Until recently, bicycling was not an activity I did often. When my son got a new bike for Christmas in 2013, he was immediately hooked.

After months of begging me to ride with him, I gave in and dusted off my old 10-speed that I have had since high school, put some air in my tires and headed to the park with him. I could not believe how wonderful and carefree I felt, riding down the hills with the wind on my face and the feeling of freedom and speed.


But after about 30 minutes of riding, I felt a bit deflated. My rear end was starting to hurt, and I was having a hard time with the gears going up the hills. Because my son enjoyed bicycling so much and I had such an awesome feeling when I initially started out, I knew it was probably time to upgrade to a new, adult bike that would better suit my needs.

After doing some research, I found some statistics about bicycling in Women's Health magazine that made my several-hundred-dollar new-bike purchase even more worth it. According to the magazine, a 135-pound woman riding a bike at 12 to 14 mph can burn 488 calories in one hour. My gym treadmill workouts do not even come close to this amount of calorie burning, even on a steep incline. Bike riding also increases your energy level.

A study published in the journal Psychotherapy and Psychosomatics states that bike riding increases energy levels by 20 percent because it causes the release of the neurotransmitter dopamine. A short ride at the park or around the block after work could help boost your energy for the evening hours. The same article in Women's Health also explains that riding a bike puts much less strain on your joints than walking or running.

That said, it is important to make sure your bike is a good fit and that your knee is at a 25-degree angle while the pedal is at its most distal position to ensure you are not going to strain your leg muscles. With all of these benefits combined with the family time bike riding provides, it is a no-brainer that this purchase was a good investment.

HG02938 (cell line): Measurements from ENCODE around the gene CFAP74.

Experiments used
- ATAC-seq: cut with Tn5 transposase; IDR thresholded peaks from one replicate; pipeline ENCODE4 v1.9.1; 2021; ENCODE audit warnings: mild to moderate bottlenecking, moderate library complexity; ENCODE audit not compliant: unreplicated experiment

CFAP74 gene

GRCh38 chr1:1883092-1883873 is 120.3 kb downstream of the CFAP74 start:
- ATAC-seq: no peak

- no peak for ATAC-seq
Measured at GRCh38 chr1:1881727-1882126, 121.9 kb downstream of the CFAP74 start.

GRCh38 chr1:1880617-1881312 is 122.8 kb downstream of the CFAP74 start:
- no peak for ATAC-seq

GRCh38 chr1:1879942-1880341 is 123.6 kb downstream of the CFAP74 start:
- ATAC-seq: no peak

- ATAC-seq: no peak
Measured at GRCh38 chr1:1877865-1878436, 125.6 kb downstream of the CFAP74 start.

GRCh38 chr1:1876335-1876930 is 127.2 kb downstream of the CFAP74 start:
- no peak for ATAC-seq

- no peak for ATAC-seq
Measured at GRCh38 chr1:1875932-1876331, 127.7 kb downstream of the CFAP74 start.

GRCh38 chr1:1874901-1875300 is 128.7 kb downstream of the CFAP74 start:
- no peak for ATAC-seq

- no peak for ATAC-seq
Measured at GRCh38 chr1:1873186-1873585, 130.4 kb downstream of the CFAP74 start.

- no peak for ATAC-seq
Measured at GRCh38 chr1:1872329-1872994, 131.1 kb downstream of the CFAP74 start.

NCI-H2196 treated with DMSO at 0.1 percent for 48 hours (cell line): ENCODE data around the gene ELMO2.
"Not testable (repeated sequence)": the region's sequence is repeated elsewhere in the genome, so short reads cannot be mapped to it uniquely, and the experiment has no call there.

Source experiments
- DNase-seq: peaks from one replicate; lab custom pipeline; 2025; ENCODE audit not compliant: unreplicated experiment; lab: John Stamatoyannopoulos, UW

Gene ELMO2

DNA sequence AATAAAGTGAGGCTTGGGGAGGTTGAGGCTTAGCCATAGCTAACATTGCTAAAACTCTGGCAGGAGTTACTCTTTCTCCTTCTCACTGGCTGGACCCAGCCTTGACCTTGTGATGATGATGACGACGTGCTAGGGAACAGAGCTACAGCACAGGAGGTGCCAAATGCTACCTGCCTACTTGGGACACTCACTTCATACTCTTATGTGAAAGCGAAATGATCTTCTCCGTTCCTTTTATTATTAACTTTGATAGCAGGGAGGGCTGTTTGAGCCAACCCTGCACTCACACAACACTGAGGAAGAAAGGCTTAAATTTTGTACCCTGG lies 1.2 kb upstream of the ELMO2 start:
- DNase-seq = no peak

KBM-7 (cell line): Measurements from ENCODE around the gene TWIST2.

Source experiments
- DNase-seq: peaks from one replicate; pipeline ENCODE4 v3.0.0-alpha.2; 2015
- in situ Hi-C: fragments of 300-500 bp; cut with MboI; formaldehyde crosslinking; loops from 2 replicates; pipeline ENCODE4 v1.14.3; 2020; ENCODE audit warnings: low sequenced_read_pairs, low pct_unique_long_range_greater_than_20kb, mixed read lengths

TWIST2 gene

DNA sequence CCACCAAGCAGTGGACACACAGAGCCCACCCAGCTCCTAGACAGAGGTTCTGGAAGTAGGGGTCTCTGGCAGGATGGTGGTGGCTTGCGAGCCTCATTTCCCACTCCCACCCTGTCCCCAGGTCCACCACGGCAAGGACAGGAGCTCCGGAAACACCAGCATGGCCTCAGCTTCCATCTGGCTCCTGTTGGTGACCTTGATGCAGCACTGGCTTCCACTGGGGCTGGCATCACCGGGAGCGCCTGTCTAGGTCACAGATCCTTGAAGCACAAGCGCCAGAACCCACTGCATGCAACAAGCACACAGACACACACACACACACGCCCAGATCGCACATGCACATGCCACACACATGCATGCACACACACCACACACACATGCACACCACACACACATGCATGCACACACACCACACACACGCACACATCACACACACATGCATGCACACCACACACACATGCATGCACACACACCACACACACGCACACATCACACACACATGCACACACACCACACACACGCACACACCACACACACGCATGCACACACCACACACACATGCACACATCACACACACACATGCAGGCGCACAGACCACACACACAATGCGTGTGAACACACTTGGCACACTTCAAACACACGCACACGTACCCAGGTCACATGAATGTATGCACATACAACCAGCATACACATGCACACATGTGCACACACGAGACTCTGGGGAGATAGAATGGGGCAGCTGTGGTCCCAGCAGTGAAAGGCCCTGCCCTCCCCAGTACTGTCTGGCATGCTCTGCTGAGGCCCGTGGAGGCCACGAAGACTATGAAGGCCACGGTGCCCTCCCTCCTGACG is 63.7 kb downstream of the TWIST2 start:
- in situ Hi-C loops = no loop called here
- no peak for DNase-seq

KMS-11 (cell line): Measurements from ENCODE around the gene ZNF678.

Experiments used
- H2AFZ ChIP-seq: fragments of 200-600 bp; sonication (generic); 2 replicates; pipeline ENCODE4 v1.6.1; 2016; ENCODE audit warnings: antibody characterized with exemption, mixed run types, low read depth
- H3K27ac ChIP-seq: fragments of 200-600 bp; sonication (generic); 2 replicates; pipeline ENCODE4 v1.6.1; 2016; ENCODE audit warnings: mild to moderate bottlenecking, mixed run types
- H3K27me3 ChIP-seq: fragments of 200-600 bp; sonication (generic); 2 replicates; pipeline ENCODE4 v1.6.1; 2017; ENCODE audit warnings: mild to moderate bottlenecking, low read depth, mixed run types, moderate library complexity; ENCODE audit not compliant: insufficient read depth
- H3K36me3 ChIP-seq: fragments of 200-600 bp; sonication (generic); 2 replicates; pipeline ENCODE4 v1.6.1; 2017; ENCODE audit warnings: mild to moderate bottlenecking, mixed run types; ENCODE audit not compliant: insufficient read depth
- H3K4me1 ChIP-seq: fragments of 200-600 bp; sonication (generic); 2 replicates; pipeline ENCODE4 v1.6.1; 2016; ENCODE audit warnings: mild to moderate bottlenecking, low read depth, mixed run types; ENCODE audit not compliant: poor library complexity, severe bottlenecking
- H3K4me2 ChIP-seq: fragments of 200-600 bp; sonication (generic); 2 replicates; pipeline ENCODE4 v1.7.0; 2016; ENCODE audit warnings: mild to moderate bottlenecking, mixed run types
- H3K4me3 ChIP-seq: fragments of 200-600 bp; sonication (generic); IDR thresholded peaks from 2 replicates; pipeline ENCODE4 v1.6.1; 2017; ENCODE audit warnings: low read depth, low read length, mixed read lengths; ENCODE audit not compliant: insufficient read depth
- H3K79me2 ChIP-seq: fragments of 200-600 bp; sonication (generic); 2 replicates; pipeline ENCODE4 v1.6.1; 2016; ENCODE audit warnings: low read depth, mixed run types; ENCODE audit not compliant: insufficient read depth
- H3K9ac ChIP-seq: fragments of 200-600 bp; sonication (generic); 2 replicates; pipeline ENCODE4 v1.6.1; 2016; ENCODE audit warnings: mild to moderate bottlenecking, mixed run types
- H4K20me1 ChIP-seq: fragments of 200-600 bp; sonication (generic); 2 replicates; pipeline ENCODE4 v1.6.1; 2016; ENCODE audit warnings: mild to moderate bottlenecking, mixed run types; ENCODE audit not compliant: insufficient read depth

We tend to ride bikes most when we go camping and around our neighborhood, but when looking for a spot for safe riding without traffic, and with fairly flat ground, a friend urged me to try the Torrey C. Brown Rail Trail, formerly known as the Northern Central Railroad Trail. This trail stretches from Ashland Road in Hunt Valley to the Pennsylvania border. Near the entrance of the trail in Baltimore County is Hunt Valley Village. This is a group of shops and eateries where you can purchase snacks and supplies for the trip — and some amazing snowballs. There is also bike rental at the village for those of you who do not have one. The cost for daily rental can range from about $5 to $12 an hour.

After you have found your way to the entrance of the trail, you are free to start riding. The trail is made out of compressed stone and provides a nice even surface for bike riding. The path does not have many steep inclines, so you can ride for miles without getting too tired.

The Torrey C. Brown trail runs through a rather wooded area, so when the sun is shining on a hot day, there is plenty of shade to keep you cool. There are many places to stop along the trail to sit and enjoy the view or take some time to rest. Because the trail is over 30 miles long, you could make a whole day out of your ride, or just go a few miles in and turn around. We like to pack a nice picnic lunch and stop at a shaded spot with a picnic table — there are many along the way — and relax and enjoy the natural surroundings. There are also portable bathrooms along the trail, as well as water fountains to refill your bottles.

To keep yourself and others who may be biking or walking along the trail safe, please make sure you follow the rules enforced by the Department of Natural Resources that are posted at the trail entrance.


Bikers must yield to the right of way of pedestrians, ride at a speed under 15 mph and pass on the left after giving an audible signal. Also, all children 16 and younger must wear a helmet. My son and I always wear helmets for safety reasons, especially because the trail can get crowded in the summer months.

For more information about Hunt Valley Village, visit http://www.huntvalleyvillage.com. For more information about the Torrey C. Brown trail, visit http://www.dnr.state.md.us/greenways/ncrt_trail.html.

Whether you are a biking aficionado or are just getting back into the activity like me, I hope you can find time this spring and summer to get out on your bike and ride like you are a kid again.

I will bet you will enjoy it as much as we do.

Kelly Scible is a Reisterstown resident and can be reached at kellyscible@gmail.com.